On July 1, 2008 the three Paulding County Ohio Parishes of St. Mary’s, Antwerp, St. Joseph’s, Paulding and St. John the Baptist, Payne were suppressed and Divine Mercy Catholic Parish of Paulding County was established. After learning that the official name of Divine Mercy had been approved by Most Rev. Leonard Blair, Bishop of Toledo, for the establishment of the new parish, there was discussion on how to best bring about the change. In the spirit of unity among the parishes and following the pope’s call for unity among Christians, it was decided that a most appropriate image of the Divine Mercy of Our Lord would be an icon, following the Christian icon style of the East.
An icon is a portrayal of Christ’s image and its imprint on the world. He sees and loves us and He wants us to see Him. The icon helps us to open our range of spiritual vision and leads us to deeper contemplation and mystical contact with our Creator. Iconography is a labor of love. In representing Christ in an icon, the iconographer prepares for his work with prayer, penance and fasting and this remains an essential part of his life while he is at work. Through the efforts of Deacon Steven Drennan, iconographer Oleh Skoropadsky was commissioned to create an image of The Divine Mercy that would embody the history and the vision for our newly formed parish. Oleh, a Ukrainian by birth, had traveled and studied iconography extensively in Eastern Europe.
Mr. Skoropadsky did his best to capture the feel and openness of Paulding County by painting in the background of the image of Our Lord Jesus, the Maumee River which flows through our county, along with the fields and sparse forest blocks in the flat lands. However, most important for the occasion of the combining of the parishes, Oleh painted in the landscape, images of the actual church buildings that are now united as one parish, Divine Mercy. Above the landscape is painted traditional gold embossing with vine branches so common in Eastern icons. The icon was painted in the city of Lviv, Ukraine in June of 2008 and took approximately 4 weeks to complete. The frame for the icon was chosen by Mr. Skoropadsky. Upon its arrival here in Paulding County, the Divine Mercy icon was carried during the processional ceremonies and the blessing of the newly established parish. The original icon is displayed at Divine Mercy, Paulding and identical copies of the icon hang at the other Divine Mercy Parish locations in Antwerp and Payne.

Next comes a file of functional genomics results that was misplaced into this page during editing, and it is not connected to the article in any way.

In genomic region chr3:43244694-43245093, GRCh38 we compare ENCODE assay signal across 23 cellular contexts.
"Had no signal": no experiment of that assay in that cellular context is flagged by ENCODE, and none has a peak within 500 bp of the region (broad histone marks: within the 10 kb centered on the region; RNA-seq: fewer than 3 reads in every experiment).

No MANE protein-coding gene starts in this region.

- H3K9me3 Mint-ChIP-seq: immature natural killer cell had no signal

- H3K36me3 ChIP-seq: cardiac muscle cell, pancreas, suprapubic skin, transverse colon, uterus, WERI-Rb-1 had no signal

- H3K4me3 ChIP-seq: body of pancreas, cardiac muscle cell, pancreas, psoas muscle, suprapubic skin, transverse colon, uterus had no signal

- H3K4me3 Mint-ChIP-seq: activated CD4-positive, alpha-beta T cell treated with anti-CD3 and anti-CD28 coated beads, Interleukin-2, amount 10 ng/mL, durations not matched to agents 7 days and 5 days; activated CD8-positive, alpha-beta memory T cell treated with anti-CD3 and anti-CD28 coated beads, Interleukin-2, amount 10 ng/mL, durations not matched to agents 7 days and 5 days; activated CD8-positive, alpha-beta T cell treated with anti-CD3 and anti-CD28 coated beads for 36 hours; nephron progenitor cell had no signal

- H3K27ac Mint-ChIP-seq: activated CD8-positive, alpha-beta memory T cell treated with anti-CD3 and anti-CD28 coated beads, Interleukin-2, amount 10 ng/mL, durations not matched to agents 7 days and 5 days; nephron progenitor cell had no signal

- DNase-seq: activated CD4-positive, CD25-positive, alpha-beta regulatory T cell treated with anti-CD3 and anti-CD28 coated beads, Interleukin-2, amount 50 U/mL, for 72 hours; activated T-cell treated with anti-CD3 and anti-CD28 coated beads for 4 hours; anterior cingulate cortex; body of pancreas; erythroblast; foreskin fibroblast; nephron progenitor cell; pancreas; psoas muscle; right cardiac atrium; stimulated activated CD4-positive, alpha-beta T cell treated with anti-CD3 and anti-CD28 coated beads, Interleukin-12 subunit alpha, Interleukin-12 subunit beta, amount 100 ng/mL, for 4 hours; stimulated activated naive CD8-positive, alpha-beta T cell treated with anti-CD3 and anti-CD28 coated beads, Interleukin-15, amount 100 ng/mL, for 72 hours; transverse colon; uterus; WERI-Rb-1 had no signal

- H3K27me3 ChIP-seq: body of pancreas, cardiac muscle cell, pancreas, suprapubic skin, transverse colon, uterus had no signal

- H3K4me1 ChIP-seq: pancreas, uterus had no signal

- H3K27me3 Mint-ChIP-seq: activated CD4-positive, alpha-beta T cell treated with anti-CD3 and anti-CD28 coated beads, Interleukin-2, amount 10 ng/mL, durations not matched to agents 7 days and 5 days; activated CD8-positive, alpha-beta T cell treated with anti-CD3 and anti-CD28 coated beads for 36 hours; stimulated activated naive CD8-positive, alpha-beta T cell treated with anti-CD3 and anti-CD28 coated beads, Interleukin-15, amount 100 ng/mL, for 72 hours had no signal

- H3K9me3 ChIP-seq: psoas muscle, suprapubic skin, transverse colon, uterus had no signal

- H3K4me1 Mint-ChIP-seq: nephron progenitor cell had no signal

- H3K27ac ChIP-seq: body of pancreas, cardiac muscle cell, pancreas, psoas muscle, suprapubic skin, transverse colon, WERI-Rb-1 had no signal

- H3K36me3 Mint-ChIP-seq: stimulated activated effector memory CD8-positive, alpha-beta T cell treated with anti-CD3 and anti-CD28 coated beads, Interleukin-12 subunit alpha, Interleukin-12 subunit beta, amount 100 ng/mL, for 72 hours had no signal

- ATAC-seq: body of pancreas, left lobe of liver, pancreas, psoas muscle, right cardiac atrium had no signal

ST. FAUSTINA……THE RELIC AND RELIQUARY
Helen Kowalska was born on August 25, 1905 in Glogowiec, Poland, the third of 10 children. At the age of seven she had already felt the first stirrings of a religious vocation. She entered the Congregation of the Sisters of Our Lady of Mercy on August 1, 1925 and took the name Sr. Maria Faustina of the Most Blessed Sacrament. Externally nothing revealed her rich mystical interior life. The process of contemplating and getting to know the mystery of God’s mercy helped develop within Sr. Faustina the attitude of child-like trust in God as well as mercy toward her neighbors. The Lord chose Sr. Maria Faustina as the Apostle and “Secretary” of His Mercy, so that she could tell the world about His great Message, which Sr. Faustina recorded in a diary she titled “Divine Mercy in My Soul”. In 1931, our Lord appeared to St. Faustina in a vision. He asked her to paint an image according to the pattern you see, with the signature “Jesus, I trust in You”. This image is now commonly known as the “Divine Mercy Image”. Sr. Maria Faustina died on October 5, 1938 at the age of 33. Pope John Paul II (now St. John Paul II) canonized Sr. Maria Faustina on April 30, 2000, making her the first Saint of the new century.
We are blessed to have at Divine Mercy Parish a first class relic of St. Faustina. The relic was obtained from the Congregation of Sisters of Our Lady of Mercy in Rome after permission was granted from their Mother house in Krakow, Poland. The 19th century gilded bronze reliquary was obtained from a company based in France. The inside casing for the relic was sent to Rome so that St. Faustina’s relic could be properly incased and returned to us for seating in the reliquary.